Wednesday, 26 June 2019

Storing text on Dropbox...

Sometimes amazing stuff crops up by accident. I use Dropbox, the cloud-based online storage service, to store files that I want to share between my computers. mobile, etc. Dropbox has served me well for many years, and I have rarely needed to contact their customer support.

However, a chance happening alerted me to something interesting that I hadn't considered before. Someone sent me a 'download-only' link to their Dropbox so that I could get some files, but one of those files was just a placeholder for a file that they would upload later to complete the set. All perfectly ordinary stuff that people use to do business every day.

But that placeholder was interesting. I accidentally tried to download it along with all of the other files. But it wouldn't download and I got an alert warning me that it was 'zero bytes' long. It was at this point that I got interested, and I generated some test files to learn exactly how Dropbox stored them. It seems that if you store a zero length file, you can give it a short title (a few words), and it will occupy zero bytes of your Dropbox storage quota. Now zero length files are easy to produce - I just used an ASCII editor (I did a whole blog post on the topic from a couple of months ago...) and named and saved the empty file direct to Dropbox. After a bit more experimentation, here's the resulting directory listing from my Dropbox 'Files' page (slightly edited):


As you can see, I wasn't particularly inventive in my choice of words, but just in case, I contacted Dropbox customer support to let them know that it is possible to store text on Dropbox without affecting your storage quota, and they agreed with my analysis. They also pointed out that you could also use folder names...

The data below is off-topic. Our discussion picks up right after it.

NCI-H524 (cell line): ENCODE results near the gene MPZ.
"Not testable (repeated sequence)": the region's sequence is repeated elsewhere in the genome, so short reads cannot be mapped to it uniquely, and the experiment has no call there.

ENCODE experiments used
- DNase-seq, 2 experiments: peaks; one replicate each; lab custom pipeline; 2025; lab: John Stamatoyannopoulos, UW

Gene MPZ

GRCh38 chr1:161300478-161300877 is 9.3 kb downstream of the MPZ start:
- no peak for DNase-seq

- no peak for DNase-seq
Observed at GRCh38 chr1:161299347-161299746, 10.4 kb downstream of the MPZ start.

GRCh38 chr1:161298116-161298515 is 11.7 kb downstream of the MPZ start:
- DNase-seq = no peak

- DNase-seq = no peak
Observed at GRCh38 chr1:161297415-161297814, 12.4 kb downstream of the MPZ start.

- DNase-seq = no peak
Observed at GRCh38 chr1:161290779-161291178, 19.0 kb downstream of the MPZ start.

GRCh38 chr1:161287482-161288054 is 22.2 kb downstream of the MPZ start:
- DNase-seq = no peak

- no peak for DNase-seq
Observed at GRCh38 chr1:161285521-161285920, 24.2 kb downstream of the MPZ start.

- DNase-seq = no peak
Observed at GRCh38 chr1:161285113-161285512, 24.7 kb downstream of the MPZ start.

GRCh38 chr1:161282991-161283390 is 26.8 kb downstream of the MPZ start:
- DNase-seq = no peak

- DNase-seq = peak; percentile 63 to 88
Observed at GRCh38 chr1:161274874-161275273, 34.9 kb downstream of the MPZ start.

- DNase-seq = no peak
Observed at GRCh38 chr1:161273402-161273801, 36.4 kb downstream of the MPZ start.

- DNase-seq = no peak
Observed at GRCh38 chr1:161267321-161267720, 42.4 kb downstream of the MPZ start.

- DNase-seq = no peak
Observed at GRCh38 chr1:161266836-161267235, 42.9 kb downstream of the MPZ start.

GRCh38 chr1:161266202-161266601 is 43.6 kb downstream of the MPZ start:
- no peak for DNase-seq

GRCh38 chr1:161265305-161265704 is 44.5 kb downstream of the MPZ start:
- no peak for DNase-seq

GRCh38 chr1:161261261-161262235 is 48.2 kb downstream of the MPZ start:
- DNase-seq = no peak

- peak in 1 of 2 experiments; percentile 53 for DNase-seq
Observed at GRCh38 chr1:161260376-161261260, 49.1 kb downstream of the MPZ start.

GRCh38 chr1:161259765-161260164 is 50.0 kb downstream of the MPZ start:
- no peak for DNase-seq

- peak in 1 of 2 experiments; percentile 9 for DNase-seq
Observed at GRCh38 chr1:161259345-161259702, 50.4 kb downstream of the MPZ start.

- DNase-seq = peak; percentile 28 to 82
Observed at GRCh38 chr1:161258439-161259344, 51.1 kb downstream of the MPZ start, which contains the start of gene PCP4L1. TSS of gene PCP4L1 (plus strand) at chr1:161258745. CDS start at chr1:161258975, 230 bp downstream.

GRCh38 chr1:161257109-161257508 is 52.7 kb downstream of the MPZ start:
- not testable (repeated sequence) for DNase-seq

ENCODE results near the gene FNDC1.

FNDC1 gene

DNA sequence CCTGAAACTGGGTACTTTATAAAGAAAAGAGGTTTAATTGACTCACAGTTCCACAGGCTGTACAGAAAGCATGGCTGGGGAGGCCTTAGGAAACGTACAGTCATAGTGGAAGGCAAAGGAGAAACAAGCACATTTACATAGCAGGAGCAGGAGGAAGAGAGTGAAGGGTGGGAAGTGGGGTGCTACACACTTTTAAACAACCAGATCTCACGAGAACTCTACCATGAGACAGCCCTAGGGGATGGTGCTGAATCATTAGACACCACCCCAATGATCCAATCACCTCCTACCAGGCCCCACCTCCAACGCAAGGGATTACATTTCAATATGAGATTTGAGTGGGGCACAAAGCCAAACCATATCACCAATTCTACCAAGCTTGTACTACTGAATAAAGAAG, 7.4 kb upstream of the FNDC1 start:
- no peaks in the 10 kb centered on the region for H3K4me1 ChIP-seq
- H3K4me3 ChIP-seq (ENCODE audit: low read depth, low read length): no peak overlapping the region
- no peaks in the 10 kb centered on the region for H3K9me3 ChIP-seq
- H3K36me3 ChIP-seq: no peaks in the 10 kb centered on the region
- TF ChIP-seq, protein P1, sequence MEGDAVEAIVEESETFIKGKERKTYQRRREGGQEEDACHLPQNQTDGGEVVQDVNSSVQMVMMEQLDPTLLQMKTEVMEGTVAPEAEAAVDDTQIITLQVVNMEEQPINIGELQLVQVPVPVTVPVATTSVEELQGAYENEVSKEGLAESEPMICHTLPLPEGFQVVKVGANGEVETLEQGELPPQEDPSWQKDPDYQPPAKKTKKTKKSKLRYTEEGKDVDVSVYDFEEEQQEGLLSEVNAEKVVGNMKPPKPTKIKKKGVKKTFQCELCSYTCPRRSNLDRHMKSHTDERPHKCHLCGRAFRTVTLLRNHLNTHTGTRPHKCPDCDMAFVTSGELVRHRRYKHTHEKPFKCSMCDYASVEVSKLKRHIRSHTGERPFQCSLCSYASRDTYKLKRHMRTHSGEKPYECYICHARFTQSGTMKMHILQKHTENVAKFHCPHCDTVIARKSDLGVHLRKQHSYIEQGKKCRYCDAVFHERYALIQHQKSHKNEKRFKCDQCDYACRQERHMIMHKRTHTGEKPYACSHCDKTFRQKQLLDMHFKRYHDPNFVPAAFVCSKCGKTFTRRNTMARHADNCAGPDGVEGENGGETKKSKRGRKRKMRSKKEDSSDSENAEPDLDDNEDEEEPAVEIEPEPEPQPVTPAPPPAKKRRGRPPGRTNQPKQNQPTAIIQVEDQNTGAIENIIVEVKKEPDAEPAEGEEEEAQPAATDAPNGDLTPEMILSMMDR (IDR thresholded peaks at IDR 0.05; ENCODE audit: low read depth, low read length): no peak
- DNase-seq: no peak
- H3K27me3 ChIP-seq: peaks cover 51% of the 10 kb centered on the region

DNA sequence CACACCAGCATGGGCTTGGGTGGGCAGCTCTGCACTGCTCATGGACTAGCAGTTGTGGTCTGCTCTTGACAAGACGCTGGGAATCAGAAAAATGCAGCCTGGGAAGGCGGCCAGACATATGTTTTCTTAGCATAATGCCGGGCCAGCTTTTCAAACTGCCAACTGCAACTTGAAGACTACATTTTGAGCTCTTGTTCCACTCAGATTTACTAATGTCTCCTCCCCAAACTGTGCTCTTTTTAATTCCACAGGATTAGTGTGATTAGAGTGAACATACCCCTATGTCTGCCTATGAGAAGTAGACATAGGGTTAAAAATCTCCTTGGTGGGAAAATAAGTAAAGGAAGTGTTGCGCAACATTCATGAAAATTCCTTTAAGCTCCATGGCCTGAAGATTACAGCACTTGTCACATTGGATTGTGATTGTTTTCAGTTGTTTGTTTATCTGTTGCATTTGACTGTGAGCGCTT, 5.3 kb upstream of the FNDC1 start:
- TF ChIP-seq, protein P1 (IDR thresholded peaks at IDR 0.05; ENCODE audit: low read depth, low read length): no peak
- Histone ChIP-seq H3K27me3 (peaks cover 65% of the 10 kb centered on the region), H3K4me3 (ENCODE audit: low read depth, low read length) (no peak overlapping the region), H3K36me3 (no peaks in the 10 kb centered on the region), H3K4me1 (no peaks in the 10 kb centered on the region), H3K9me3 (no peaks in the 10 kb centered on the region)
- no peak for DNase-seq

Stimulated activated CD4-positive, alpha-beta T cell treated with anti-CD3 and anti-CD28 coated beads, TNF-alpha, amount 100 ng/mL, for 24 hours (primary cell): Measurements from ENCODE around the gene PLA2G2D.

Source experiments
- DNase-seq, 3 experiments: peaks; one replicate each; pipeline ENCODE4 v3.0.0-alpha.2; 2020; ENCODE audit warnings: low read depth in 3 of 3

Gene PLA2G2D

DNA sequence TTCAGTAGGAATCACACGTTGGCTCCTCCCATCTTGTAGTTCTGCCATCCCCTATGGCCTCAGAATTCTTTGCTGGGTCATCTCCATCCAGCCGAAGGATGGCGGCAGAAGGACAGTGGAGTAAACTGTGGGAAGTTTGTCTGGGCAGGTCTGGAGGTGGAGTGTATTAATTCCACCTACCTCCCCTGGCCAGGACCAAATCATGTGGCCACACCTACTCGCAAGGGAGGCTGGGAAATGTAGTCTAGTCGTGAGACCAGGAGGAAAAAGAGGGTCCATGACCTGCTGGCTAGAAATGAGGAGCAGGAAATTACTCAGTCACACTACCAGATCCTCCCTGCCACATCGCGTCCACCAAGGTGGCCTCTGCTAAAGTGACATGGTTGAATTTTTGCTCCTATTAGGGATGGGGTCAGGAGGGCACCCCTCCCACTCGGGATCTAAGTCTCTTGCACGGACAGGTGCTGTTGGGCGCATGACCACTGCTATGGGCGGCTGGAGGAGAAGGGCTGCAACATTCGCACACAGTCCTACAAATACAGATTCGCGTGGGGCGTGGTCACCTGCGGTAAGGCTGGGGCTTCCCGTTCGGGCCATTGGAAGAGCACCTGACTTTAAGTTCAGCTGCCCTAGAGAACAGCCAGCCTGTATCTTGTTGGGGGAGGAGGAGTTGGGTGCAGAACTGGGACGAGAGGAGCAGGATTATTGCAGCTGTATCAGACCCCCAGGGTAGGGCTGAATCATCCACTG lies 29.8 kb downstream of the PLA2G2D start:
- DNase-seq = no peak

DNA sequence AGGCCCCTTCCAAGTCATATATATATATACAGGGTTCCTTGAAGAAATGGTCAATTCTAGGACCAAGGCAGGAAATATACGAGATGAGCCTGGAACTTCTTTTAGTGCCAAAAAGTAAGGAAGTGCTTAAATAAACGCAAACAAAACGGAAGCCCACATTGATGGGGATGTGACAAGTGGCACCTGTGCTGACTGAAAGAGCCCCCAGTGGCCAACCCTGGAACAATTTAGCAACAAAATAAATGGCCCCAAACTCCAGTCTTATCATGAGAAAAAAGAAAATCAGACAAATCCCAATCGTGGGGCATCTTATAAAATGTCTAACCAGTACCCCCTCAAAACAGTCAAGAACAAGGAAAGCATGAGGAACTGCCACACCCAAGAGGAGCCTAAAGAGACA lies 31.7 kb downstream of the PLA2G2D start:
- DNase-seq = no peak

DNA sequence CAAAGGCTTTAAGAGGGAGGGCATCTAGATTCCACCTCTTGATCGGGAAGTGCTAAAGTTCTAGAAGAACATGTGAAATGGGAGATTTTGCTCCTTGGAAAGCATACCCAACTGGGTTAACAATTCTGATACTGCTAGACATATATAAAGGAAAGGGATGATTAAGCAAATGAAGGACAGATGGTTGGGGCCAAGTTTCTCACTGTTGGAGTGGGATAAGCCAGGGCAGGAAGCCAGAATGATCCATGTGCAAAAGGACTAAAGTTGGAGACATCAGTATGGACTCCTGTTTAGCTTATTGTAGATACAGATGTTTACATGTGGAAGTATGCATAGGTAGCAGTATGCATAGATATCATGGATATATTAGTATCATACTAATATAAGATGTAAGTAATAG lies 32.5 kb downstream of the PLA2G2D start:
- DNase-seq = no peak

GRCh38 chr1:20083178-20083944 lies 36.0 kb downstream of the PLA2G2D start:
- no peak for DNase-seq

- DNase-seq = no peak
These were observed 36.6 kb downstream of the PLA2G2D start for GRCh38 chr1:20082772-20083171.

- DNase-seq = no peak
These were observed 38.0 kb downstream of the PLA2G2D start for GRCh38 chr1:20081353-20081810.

Now I tend not to use the browser interface to Dropbox very much, but the directory page is interesting. It gives you a timed list of your activity on Dropbox, so for my recent activity, it showed the lines from Shakespeare in order, scrolling vertically as each new line was added... 

Now, this was very cool! Dropbox effectively gives you, for free, a performance tool that lets you publish short lines of text on Dropbox, where those lines of text from the file titles are displayed on a web page, in order, and timestamped. So as each empty file is added to Dropbox from a browser or just dropped into the local Dropbox folder on your computer, the Shakespearean soliloquy gets displayed one line at a time, using the text from the title of the file, with previous lines scrolling upwards or downwards (you can control this from the directory page)... No need to refresh the page - it just works.